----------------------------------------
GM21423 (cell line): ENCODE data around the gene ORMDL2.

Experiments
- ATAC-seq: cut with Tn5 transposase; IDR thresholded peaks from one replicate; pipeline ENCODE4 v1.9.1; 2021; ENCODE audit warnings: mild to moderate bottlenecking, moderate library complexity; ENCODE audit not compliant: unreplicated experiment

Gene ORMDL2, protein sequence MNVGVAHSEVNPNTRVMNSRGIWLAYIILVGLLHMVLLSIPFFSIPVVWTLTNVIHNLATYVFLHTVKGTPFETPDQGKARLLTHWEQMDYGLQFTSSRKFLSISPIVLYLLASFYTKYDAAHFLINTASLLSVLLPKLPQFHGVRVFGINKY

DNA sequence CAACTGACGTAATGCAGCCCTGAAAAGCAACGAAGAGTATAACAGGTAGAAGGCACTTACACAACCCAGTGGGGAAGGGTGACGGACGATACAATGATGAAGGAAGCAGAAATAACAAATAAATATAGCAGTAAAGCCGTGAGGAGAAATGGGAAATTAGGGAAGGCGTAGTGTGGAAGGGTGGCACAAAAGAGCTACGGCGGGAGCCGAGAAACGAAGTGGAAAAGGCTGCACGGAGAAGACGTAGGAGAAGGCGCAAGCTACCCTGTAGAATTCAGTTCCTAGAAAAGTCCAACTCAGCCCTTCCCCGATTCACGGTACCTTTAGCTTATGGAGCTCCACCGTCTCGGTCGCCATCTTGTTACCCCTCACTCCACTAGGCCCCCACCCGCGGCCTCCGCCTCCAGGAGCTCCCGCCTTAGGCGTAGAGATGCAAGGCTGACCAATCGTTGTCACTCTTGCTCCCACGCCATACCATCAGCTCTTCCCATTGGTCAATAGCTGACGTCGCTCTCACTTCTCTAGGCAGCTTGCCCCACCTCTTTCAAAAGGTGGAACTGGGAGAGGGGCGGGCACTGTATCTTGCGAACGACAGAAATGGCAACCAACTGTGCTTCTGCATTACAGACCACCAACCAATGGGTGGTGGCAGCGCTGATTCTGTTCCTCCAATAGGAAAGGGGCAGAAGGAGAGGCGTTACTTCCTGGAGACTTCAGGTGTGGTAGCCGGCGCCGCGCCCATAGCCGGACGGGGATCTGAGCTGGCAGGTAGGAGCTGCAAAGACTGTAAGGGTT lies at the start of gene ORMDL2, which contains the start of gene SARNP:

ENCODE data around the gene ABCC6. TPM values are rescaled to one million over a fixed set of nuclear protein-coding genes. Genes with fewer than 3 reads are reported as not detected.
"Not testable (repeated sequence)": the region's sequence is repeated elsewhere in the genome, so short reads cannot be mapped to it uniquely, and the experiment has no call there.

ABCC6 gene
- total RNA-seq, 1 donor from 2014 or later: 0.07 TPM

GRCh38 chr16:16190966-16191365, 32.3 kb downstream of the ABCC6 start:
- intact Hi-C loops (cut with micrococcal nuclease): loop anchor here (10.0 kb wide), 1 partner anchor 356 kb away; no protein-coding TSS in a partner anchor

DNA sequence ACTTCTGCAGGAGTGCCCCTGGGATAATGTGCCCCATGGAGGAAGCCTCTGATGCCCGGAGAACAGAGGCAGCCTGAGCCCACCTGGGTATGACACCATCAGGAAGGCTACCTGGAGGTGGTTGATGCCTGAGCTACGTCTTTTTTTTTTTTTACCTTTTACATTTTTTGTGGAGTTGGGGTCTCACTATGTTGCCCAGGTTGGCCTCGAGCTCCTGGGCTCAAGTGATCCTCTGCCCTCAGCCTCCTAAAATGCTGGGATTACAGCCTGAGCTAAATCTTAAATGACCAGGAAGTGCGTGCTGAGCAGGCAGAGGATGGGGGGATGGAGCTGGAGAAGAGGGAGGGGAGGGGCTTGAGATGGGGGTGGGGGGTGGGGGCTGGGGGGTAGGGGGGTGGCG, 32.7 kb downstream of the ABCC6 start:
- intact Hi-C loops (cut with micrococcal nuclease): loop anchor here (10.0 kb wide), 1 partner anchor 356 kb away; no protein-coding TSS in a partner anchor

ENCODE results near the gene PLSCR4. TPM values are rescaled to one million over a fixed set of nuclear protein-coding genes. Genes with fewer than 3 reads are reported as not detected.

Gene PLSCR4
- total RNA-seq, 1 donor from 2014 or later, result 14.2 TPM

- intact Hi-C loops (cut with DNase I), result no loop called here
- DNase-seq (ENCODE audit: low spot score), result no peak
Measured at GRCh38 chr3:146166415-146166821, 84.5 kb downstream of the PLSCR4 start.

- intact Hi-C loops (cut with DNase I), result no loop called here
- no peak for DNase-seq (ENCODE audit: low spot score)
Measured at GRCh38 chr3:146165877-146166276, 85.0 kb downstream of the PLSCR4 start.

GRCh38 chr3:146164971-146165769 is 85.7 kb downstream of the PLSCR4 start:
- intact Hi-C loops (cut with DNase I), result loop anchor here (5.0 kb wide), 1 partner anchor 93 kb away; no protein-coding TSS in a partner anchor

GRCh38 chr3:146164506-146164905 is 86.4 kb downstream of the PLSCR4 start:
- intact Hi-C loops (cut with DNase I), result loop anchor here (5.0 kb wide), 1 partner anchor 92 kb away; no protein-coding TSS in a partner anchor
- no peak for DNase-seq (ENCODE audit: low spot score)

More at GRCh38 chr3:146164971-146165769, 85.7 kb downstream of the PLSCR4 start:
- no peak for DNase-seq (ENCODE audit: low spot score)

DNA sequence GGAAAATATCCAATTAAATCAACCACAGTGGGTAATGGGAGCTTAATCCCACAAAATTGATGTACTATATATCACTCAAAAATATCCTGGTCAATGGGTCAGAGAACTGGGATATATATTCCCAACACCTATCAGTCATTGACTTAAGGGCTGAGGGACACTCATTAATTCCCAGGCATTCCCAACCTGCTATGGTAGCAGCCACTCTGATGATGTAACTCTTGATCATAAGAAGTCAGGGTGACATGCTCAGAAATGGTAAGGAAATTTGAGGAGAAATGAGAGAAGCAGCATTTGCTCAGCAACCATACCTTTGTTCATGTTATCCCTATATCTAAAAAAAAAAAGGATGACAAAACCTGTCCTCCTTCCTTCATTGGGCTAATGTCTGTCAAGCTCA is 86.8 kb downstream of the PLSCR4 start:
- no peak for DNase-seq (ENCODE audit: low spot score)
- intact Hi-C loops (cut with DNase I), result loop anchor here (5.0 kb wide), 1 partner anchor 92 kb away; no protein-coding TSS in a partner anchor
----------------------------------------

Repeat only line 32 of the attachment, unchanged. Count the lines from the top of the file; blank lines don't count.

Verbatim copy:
- intact Hi-C loops (cut with DNase I), result loop anchor here (5.0 kb wide), 1 partner anchor 92 kb away; no protein-coding TSS in a partner anchor